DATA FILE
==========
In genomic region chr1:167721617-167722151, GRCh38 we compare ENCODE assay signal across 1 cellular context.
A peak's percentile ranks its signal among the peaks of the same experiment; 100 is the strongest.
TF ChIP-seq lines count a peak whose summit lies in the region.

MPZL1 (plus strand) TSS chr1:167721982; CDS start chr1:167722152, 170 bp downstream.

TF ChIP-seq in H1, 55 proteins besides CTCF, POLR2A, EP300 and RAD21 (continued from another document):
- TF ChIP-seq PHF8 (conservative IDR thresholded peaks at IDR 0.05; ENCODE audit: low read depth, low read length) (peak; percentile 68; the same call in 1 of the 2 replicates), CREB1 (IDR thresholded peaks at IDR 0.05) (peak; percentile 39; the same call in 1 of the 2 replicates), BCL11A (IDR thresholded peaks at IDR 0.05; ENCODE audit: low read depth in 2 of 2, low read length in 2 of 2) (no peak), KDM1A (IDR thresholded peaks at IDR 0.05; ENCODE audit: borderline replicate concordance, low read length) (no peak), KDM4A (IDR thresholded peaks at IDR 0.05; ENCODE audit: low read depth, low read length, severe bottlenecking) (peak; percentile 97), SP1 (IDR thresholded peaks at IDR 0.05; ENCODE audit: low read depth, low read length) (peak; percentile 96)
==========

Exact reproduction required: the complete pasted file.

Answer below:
In genomic region chr1:167721617-167722151, GRCh38 we compare ENCODE assay signal across 1 cellular context.
A peak's percentile ranks its signal among the peaks of the same experiment; 100 is the strongest.
TF ChIP-seq lines count a peak whose summit lies in the region.

MPZL1 (plus strand) TSS chr1:167721982; CDS start chr1:167722152, 170 bp downstream.

TF ChIP-seq in H1, 55 proteins besides CTCF, POLR2A, EP300 and RAD21 (continued from another document):
- TF ChIP-seq PHF8 (conservative IDR thresholded peaks at IDR 0.05; ENCODE audit: low read depth, low read length) (peak; percentile 68; the same call in 1 of the 2 replicates), CREB1 (IDR thresholded peaks at IDR 0.05) (peak; percentile 39; the same call in 1 of the 2 replicates), BCL11A (IDR thresholded peaks at IDR 0.05; ENCODE audit: low read depth in 2 of 2, low read length in 2 of 2) (no peak), KDM1A (IDR thresholded peaks at IDR 0.05; ENCODE audit: borderline replicate concordance, low read length) (no peak), KDM4A (IDR thresholded peaks at IDR 0.05; ENCODE audit: low read depth, low read length, severe bottlenecking) (peak; percentile 97), SP1 (IDR thresholded peaks at IDR 0.05; ENCODE audit: low read depth, low read length) (peak; percentile 96)